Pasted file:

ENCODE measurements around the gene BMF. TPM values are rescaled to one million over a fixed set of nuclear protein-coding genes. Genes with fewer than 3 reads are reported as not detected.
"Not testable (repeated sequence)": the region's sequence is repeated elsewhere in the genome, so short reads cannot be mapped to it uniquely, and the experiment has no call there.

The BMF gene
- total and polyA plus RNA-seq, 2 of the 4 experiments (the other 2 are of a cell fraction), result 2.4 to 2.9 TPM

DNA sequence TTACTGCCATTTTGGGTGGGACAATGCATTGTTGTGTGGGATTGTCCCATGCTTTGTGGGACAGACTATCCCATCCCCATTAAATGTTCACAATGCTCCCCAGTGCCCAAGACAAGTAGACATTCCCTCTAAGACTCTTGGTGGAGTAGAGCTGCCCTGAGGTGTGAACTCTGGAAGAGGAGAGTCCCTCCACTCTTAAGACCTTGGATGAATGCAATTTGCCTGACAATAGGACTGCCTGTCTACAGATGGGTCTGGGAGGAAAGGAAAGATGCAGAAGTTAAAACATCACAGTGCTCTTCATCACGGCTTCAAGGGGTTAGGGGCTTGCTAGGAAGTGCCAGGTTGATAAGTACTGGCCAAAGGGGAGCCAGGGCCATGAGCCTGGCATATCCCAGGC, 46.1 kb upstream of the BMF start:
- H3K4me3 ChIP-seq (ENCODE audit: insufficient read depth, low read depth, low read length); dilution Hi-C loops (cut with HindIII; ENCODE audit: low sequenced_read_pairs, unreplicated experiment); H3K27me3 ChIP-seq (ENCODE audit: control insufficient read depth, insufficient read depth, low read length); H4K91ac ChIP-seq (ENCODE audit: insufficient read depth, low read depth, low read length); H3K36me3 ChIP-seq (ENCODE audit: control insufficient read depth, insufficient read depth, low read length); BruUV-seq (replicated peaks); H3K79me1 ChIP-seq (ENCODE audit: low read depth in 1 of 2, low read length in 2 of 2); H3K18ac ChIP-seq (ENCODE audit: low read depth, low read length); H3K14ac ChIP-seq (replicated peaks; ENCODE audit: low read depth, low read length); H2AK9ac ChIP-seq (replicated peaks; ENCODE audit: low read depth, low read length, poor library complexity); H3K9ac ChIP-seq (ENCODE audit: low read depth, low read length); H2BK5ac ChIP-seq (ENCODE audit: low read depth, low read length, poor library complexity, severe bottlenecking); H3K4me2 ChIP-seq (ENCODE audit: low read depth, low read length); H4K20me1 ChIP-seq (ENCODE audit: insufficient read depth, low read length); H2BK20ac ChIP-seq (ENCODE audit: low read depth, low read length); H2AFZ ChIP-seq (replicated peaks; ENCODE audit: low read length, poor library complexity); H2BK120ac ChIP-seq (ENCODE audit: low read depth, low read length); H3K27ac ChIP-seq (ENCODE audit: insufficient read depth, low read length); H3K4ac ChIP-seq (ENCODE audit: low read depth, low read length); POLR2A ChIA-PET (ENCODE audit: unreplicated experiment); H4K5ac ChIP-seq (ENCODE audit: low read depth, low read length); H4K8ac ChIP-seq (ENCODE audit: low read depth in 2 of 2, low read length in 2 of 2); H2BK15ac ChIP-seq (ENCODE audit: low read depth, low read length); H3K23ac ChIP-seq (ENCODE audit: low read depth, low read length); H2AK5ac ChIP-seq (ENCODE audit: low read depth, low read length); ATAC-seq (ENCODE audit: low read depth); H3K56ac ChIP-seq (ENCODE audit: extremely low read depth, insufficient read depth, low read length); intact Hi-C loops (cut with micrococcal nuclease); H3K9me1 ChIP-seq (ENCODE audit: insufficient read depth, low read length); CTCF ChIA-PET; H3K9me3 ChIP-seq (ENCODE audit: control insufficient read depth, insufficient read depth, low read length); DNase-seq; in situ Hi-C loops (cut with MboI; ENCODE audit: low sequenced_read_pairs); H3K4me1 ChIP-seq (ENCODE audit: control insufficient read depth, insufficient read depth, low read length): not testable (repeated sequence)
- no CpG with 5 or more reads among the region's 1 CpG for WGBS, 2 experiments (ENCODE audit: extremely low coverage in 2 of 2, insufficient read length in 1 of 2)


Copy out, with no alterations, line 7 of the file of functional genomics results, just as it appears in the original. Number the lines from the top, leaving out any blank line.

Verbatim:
- no CpG with 5 or more reads among the region's 1 CpG for WGBS, 2 experiments (ENCODE audit: extremely low coverage in 2 of 2, insufficient read length in 1 of 2)